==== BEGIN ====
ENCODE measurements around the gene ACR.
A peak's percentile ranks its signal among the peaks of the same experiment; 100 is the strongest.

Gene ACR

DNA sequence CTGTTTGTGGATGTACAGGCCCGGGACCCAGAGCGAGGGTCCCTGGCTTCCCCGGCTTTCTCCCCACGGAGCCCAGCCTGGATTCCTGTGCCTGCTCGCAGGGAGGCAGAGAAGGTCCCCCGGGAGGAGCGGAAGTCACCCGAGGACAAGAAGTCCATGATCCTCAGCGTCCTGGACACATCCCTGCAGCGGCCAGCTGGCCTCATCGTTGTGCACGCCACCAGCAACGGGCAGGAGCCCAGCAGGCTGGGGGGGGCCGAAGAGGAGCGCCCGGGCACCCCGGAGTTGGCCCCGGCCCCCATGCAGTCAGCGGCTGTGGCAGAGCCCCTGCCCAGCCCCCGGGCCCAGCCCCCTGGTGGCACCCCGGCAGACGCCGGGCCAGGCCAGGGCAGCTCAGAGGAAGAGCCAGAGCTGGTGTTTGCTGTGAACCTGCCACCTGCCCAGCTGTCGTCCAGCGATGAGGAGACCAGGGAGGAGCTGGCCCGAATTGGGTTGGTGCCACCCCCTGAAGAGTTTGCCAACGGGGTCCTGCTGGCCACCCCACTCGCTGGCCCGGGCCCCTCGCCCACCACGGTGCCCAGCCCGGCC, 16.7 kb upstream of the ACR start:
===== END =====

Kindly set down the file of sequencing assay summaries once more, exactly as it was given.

ENCODE measurements around the gene ACR.
A peak's percentile ranks its signal among the peaks of the same experiment; 100 is the strongest.

Gene ACR

DNA sequence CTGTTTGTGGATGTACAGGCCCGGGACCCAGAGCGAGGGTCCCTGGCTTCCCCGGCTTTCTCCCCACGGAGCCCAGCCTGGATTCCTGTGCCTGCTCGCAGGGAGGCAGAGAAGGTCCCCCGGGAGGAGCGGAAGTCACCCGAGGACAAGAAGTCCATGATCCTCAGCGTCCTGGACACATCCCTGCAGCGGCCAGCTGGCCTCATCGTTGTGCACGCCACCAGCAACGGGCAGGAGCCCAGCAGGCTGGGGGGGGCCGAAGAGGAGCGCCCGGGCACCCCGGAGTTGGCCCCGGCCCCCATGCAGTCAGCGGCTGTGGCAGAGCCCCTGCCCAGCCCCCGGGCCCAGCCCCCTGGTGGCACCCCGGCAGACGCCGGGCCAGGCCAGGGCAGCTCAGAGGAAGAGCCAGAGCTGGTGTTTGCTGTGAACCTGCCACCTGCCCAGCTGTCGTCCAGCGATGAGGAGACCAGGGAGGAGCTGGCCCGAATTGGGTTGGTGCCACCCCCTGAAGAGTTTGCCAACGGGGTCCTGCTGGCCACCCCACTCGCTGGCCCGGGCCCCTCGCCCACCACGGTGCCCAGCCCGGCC, 16.7 kb upstream of the ACR start: